Antibodies produced by immune cells become steadily more formidable and precisely targetted against the SARS-CoV-2 virus for at least six months after COVID-19 vaccination, according to a study.
The researchers at Washington University School of Medicine in the US assessed the antibody response to the Pfizer-BioNTech vaccine in detail in people.
The findings, published recently in the journal Nature, suggest that declining antibody levels in the months after vaccination primarily represent a shift to a sustainable immune response.
The researchers also noted that even quite low levels of antibodies would continue to provide some protection against disease, as long as the virus does not change.
“If the virus did not change, most people who got two doses of this vaccine would be in very good shape,” said senior study author Ali Ellebedy, an associate professor at Washington University.
“The antibody response we saw is exactly what we would expect from a robust immune response. We never thought that six months following that second injection, many people would still be actively improving the quality of their antibodies,” Ellebedy said.
The researchers collected blood from 42 participants and lymph node samples from 15 participants before each person received their first dose of the Pfizer COVID-19 vaccine and at weeks three, four, five, seven, 15 and 29 afterwards.
They also obtained bone marrow samples from 11 participants 29 and 40 weeks after the first vaccine dose.
Eight people provided all three kinds of samples, allowing the researchers to track the development of the antibody response over time within those individuals.
The researchers found that B cells, a family of immune cells that produce antibodies, targetted against SARS-CoV-2, persisted in the germinal centres of all participants for months.
Even six months after vaccination, 10 out of 15 people still had B cells in their germinal centers – boot camps where B cells are trained to make ever-better-quality antibodies.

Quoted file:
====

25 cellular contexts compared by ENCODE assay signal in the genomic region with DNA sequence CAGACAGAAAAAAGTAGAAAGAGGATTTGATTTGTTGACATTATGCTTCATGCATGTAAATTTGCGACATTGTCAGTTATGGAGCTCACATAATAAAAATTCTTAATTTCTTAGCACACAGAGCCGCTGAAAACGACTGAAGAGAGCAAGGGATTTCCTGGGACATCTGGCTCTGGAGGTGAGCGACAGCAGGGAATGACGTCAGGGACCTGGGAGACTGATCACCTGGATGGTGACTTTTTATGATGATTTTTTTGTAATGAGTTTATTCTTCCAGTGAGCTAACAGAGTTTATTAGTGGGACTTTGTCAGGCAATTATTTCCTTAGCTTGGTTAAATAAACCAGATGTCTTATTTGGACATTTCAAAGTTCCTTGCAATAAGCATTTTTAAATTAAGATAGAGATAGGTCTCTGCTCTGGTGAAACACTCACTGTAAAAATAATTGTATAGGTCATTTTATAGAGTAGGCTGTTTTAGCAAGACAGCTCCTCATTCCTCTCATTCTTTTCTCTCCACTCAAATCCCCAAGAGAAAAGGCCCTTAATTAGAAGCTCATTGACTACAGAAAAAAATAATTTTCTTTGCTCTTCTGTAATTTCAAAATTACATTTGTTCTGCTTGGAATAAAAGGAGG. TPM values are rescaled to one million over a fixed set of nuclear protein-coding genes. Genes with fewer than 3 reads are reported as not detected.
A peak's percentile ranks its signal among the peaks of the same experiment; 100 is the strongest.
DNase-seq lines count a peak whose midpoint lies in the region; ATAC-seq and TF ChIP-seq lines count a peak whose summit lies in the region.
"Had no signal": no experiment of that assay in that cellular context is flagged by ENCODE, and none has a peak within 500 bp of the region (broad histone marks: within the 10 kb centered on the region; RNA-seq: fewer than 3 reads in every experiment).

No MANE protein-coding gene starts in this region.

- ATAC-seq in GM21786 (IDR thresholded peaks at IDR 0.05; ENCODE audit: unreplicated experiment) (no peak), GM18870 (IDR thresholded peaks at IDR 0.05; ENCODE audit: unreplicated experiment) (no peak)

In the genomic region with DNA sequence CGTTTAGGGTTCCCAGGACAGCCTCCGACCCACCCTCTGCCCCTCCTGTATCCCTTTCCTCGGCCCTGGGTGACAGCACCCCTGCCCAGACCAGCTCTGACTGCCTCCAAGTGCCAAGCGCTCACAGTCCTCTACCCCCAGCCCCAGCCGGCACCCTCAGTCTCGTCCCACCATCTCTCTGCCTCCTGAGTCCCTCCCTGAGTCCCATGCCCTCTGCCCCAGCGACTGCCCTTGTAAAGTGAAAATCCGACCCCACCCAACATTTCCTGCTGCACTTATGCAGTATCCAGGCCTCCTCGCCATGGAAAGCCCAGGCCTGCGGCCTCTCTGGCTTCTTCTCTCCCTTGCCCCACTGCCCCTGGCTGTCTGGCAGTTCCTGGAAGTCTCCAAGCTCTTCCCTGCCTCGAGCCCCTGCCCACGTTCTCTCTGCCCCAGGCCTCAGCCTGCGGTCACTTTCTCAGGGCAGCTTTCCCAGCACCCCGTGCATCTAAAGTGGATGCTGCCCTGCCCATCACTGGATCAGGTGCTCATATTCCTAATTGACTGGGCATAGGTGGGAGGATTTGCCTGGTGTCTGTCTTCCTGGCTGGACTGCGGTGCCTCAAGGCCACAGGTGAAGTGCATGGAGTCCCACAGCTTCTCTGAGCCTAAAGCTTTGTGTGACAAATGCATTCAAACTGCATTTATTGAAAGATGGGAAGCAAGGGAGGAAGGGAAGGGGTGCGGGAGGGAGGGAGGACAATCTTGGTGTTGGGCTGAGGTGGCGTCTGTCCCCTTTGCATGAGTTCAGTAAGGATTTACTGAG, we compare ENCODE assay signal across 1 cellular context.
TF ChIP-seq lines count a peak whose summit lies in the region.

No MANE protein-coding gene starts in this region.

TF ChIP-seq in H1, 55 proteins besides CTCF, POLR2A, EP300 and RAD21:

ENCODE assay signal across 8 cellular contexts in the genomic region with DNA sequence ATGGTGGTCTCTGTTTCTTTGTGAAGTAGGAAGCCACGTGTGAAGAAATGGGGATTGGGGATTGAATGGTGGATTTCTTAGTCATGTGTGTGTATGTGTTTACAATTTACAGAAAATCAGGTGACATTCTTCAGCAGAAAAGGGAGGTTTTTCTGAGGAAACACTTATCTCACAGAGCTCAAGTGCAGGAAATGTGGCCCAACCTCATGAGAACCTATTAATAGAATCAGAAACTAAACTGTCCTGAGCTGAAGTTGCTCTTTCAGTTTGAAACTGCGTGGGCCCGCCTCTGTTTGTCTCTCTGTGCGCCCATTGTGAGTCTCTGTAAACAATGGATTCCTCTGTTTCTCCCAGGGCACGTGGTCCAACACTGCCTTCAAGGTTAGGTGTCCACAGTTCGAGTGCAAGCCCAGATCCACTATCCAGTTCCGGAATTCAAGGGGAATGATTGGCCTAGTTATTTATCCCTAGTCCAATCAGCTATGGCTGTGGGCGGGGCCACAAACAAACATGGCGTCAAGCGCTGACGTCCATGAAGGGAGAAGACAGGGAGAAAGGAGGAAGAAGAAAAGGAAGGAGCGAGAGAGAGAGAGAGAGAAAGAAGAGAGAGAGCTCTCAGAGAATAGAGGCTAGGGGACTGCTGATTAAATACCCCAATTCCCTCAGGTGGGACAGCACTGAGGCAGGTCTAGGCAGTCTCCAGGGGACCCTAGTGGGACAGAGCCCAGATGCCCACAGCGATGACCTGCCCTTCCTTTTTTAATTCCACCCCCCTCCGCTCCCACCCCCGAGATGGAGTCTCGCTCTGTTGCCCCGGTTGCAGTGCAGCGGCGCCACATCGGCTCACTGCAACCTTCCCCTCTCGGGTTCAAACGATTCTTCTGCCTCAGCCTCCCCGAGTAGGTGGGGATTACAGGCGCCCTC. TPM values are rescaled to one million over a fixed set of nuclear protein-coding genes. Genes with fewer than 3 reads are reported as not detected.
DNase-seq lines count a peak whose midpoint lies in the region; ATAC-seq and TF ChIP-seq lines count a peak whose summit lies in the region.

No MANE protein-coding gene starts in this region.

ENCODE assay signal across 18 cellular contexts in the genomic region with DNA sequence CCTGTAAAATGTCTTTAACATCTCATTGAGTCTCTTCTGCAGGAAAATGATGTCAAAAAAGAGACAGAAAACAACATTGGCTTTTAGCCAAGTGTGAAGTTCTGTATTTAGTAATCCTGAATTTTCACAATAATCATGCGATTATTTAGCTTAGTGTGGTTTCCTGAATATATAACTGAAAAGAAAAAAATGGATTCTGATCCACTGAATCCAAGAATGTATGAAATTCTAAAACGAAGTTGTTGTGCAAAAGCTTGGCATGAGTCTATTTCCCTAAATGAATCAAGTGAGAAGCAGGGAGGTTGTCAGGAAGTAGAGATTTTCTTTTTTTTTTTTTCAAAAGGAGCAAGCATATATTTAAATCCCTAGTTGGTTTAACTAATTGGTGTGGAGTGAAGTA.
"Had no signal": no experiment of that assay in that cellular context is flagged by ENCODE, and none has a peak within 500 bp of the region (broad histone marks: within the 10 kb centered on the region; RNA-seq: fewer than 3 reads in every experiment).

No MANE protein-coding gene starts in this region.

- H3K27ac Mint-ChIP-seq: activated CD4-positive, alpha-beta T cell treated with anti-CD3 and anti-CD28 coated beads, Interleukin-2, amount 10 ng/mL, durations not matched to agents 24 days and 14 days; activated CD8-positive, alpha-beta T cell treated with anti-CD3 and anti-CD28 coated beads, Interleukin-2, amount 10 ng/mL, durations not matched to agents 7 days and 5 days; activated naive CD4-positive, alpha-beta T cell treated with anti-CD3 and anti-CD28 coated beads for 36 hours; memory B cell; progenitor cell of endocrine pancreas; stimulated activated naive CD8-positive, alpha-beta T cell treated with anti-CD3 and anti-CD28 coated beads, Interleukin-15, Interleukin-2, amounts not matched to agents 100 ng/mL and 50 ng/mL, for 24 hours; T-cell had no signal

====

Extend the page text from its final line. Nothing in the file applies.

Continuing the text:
The more time B cells spend in germinal centers, the more potent their antibodies get.
Germinal centers had been thought to last only a few weeks, so finding these boot camps still training B cells in a majority of people so long after vaccination was a surprise, Ellebedy said.
It indicates a strong antibody response that continued to mature and improve, he said.
Six months after vaccination, the antibodies were noticeably better than they had been in the beginning, they said.
In one set of experiments, the researchers found that only 20 per cent of early antibodies bound to a protein from the virus. Six months later, nearly 80 per cent of antibodies from the same individuals bound to the viral protein, they said.
“When you look at antibodies, quantity should not be your only concern. The antibodies at six months might be less in quantity, but they are much better in quality,” Ellebedy said.
The researchers, however, noted that the quality of the antibodies is measured against the original virus that was used to design the vaccine.
If a new variant is different enough from the original, it may be able to escape once-powerful antibodies, they added.